Leading a Business in Ukraine

Leading a Business this dramatic escalation of a conflict that began 2014 sparked an ongoing war that has led to tens of thousands of deaths and the largest European refugee crisis since World War II. It’s been condemned by 141 countries as an unlawful act of aggression.

As the world marks the one-year anniversary of the invasion, we wanted to understand how businesses in Ukraine have navigated the last year. To that end, we conducted in-depth interviews with a diverse group of 10 Ukrainian managers and executives, representing industries including recruiting, IT, education, venture capital, health and fitness, agriculture, and oil and gas.

We asked them about their experiences leading in the midst of war, the challenges they faced, and the lessons they learned. Their stories — translated and edited for clarity — follow and shed light on several common themes.


When the threat of a Russian invasion became real in early 2022, Ukrainian software development company Ralabs began preparing. It created new HR policies in case employees were drafted, developed a detailed relocation plan for employees across eight different countries, and conducted employee trainings on working abroad, first aid, and how to pack an emergency suitcase. As employees were becoming increasingly stressed (especially when global media began predicting that if a war began, Kyiv would fall in a few days), the company made sure to complement its tactical resources with mental health support, co-founder and COO Roman Rodomansky told us.

Of course, the arrival of war shocked even the most prepared organizations. But our interviewees told us that after the Russian army retreated from Kyiv, they were largely able to adapt to their new reality. When Russian attacks targeted Ukraine’s power infrastructure, they quickly set up new workspaces equipped with generators and satellite internet. When employees had to relocate, employers offered support, training, and resources. To stay afloat while clients disappeared and revenues fell, leaders found creative ways to cut operational costs without laying people off. Many also described how they were able to build on the adaptability and resilience, particularly when it came to distributed work, that their teams had already demonstrated during the pandemic.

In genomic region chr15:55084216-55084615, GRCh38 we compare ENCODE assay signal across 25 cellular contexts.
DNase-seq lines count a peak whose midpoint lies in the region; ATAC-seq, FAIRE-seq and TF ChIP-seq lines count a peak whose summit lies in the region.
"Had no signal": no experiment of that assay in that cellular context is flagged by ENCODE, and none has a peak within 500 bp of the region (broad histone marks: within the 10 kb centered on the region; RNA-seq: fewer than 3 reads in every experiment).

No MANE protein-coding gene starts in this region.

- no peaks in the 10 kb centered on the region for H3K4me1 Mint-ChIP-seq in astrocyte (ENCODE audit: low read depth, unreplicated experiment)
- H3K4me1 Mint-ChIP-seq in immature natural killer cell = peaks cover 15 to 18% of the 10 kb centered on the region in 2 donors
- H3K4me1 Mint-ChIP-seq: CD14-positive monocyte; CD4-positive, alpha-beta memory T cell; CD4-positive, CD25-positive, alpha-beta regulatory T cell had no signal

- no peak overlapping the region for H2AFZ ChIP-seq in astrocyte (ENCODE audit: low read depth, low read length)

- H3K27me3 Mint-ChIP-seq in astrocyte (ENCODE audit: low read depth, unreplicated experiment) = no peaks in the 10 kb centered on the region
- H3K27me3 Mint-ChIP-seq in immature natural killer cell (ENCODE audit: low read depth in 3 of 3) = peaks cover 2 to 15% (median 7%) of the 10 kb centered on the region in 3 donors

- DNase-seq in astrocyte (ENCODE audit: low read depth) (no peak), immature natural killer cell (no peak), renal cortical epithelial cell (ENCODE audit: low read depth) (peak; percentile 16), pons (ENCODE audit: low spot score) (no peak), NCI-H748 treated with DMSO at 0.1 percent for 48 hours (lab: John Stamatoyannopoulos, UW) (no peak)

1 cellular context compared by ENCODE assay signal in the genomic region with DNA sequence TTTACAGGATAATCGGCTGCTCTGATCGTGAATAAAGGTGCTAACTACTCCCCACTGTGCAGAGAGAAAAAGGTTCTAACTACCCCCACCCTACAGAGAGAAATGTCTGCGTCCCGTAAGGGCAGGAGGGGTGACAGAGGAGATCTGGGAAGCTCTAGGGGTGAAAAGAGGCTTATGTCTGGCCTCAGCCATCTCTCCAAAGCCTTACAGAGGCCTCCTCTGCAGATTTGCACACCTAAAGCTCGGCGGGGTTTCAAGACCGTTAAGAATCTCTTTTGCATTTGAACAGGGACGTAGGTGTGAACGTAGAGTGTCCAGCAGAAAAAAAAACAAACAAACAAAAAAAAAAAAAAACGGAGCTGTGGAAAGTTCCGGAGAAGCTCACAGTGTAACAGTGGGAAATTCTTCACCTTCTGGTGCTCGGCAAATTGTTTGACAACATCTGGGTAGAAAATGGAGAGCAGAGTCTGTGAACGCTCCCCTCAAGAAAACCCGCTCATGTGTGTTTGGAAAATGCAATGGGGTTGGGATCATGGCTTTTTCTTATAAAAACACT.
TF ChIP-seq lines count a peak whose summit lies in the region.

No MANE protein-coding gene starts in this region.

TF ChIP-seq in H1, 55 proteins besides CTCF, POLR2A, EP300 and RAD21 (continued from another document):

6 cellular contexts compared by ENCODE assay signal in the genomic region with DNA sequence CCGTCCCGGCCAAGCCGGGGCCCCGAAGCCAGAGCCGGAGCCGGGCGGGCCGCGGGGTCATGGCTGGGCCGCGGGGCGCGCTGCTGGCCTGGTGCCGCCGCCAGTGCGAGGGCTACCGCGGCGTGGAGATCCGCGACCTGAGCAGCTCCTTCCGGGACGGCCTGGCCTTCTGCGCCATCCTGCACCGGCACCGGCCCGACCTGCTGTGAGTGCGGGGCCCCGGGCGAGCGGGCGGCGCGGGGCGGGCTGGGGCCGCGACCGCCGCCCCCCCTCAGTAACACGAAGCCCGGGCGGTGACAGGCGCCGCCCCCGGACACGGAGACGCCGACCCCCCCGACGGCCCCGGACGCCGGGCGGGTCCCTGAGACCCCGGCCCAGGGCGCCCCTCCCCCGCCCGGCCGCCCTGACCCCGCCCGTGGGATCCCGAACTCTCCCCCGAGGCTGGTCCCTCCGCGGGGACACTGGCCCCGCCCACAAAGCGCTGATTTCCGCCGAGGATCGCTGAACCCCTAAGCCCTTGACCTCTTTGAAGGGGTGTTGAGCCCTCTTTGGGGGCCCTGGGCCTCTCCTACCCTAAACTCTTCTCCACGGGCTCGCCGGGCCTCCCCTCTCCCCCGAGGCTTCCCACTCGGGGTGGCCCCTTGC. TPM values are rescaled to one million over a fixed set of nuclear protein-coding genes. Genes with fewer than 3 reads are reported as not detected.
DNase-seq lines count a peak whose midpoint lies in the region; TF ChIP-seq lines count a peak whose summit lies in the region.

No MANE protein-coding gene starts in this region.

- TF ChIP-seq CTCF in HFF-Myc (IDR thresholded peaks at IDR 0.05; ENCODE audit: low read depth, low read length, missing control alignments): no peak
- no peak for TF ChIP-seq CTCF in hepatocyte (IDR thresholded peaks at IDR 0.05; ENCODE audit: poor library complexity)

Our conversations made it clear that resilient organizations go hand in hand with resilient leaders. Personal resilience enables the quick decision-making, comfort with short planning horizons, and agility necessary to support a team through rapidly evolving challenges. As Yevhen Tytiuk, president of an oil and gas equipment producer, reflected, “To be honest, I’ve had some terrible thoughts. But now, I’m full of enthusiasm. Of course, we haven’t been able to maintain pre-war levels, and we’ve had to adapt a lot. But based on the volumes we have now, I think we’re going to be okay.”

The leaders we interviewed described a variety of coping mechanisms to help them recover from the trauma wrought by the war and fulfill their responsibilities to their employees, from openly sharing their feelings with their teams to carving out time for hobbies and friends to intentionally focusing on humor and optimism.


The leaders we spoke with found a shared sense of purpose in continuing business operations that were supporting the war effort by employing people and paying taxes; in volunteering and donating to medical relief efforts, refugee resettlement programs, and military support funds; and in developing products that could help everyday Ukrainians.

For example, CEO of ed-tech platform GIOS, Nataliia Limonova, shared that she started including a call for donations to a Ukraine relief fund when pitching her business to investors, enabling her to fundraise for her company while building international support for her country. Her emotion was palpable when she described seeing donations from fellow business leaders start to pour in.

GIOS was also one of several Ukrainian companies that chose to offer their products and services to Ukrainians for free. These leaders shared that despite substantial hurdles, a strong sense of purpose helped motivate and unite their people — even in their darkest hours.

The leaders we spoke with also described finding purpose in helping build the country’s future by retaining and developing talent, rebuilding the economy, and fostering new industries to fill the gaps left by parts of Ukraine’s economy, such as the agriculture sector, that have been severely damaged.


The leaders we interviewed consistently emphasized how empathy had become central to their approach, whether by offering financial support to struggling employees, insisting burned-out workers take time off, or simply listening to employees. One executive, who described regularly taking time to listen to his driver talk about his son, who was serving on the front line in Eastern Ukraine, joked that his role was similar to that of that a priest.

At the same time, the leaders we spoke with also noted the limits of empathy. Many reflected that unless they went through a similar experience themselves, they could never fully understand someone who had lost a home or a loved one.


The leaders we interviewed almost universally shared moments of deep gratitude in the midst of tragedy. They described how they would take just a brief pause to acknowledge the positives in their lives, giving them the energy, motivation, and optimism to carry on. Indeed, research has shown that simple expressions of gratitude can reduce stress, improve interpersonal relationships, and even boost physical health.